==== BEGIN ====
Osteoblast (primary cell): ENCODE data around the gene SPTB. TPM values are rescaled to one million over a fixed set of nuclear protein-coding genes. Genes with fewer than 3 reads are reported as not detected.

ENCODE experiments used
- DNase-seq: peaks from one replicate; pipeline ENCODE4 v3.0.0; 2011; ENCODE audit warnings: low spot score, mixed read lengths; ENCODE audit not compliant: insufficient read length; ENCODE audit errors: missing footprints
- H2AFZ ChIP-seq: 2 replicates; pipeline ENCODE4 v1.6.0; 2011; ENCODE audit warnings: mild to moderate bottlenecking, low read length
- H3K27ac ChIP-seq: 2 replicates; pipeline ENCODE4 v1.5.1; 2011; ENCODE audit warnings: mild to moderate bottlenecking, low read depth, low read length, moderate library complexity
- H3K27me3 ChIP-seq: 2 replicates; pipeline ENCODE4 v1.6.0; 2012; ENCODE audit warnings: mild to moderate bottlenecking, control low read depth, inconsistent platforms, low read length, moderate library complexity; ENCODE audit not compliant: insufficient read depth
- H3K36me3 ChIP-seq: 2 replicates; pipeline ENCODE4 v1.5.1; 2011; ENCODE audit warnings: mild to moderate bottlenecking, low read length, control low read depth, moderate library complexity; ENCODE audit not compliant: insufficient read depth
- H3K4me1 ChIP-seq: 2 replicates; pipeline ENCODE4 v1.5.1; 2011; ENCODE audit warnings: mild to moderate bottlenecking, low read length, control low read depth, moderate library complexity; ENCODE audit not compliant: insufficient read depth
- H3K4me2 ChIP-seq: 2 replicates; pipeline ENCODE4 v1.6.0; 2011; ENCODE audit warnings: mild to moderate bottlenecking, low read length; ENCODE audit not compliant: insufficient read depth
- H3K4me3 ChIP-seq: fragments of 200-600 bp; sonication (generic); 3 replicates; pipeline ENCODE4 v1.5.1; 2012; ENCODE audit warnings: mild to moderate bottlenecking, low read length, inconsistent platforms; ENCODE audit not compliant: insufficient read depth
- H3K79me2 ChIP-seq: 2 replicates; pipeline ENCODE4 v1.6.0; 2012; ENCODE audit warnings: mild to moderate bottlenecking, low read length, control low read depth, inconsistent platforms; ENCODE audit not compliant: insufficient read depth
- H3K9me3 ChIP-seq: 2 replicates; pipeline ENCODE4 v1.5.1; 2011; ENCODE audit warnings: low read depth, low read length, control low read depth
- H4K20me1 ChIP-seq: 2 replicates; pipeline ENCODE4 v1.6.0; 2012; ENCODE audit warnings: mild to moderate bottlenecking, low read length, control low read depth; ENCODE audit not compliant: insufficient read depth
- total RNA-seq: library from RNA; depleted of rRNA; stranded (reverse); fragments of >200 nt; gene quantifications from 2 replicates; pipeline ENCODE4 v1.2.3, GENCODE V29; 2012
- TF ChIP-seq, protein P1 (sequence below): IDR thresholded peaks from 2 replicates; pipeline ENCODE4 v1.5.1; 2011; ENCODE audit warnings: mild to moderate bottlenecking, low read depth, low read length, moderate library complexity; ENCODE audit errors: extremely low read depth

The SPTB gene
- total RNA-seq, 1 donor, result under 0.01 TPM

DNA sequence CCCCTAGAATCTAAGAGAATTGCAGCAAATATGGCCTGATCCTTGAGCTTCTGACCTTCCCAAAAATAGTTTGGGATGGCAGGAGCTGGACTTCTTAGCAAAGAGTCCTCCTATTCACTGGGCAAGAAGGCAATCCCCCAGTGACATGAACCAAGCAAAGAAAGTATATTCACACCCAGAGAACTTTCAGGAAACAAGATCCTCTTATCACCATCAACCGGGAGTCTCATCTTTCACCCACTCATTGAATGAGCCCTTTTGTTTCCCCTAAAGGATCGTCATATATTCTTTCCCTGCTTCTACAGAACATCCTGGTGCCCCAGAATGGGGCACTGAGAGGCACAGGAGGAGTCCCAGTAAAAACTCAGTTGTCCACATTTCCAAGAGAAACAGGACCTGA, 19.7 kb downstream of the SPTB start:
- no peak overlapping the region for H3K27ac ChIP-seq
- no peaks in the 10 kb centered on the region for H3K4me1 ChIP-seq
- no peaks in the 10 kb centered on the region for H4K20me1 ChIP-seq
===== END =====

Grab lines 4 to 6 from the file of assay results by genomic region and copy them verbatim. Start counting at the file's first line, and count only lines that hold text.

- H2AFZ ChIP-seq: 2 replicates; pipeline ENCODE4 v1.6.0; 2011; ENCODE audit warnings: mild to moderate bottlenecking, low read length
- H3K27ac ChIP-seq: 2 replicates; pipeline ENCODE4 v1.5.1; 2011; ENCODE audit warnings: mild to moderate bottlenecking, low read depth, low read length, moderate library complexity
- H3K27me3 ChIP-seq: 2 replicates; pipeline ENCODE4 v1.6.0; 2012; ENCODE audit warnings: mild to moderate bottlenecking, control low read depth, inconsistent platforms, low read length, moderate library complexity; ENCODE audit not compliant: insufficient read depth